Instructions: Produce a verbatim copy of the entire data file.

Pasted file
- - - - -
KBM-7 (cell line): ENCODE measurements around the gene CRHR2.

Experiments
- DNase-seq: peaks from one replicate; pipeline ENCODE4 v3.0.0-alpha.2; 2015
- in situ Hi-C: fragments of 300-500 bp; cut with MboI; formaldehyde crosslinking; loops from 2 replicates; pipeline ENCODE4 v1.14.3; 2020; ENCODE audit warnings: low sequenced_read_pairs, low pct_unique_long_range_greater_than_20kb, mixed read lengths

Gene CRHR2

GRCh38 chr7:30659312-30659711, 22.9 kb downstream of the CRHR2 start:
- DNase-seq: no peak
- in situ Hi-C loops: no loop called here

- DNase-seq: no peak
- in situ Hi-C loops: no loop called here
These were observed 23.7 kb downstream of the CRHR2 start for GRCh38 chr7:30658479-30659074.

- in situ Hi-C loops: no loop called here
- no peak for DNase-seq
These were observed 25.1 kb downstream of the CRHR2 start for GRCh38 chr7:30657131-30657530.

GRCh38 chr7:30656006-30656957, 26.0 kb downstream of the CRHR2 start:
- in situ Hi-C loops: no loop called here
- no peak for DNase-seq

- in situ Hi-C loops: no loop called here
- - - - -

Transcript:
KBM-7 (cell line): ENCODE measurements around the gene CRHR2.

Experiments
- DNase-seq: peaks from one replicate; pipeline ENCODE4 v3.0.0-alpha.2; 2015
- in situ Hi-C: fragments of 300-500 bp; cut with MboI; formaldehyde crosslinking; loops from 2 replicates; pipeline ENCODE4 v1.14.3; 2020; ENCODE audit warnings: low sequenced_read_pairs, low pct_unique_long_range_greater_than_20kb, mixed read lengths

Gene CRHR2

GRCh38 chr7:30659312-30659711, 22.9 kb downstream of the CRHR2 start:
- DNase-seq: no peak
- in situ Hi-C loops: no loop called here

- DNase-seq: no peak
- in situ Hi-C loops: no loop called here
These were observed 23.7 kb downstream of the CRHR2 start for GRCh38 chr7:30658479-30659074.

- in situ Hi-C loops: no loop called here
- no peak for DNase-seq
These were observed 25.1 kb downstream of the CRHR2 start for GRCh38 chr7:30657131-30657530.

GRCh38 chr7:30656006-30656957, 26.0 kb downstream of the CRHR2 start:
- in situ Hi-C loops: no loop called here
- no peak for DNase-seq

- in situ Hi-C loops: no loop called here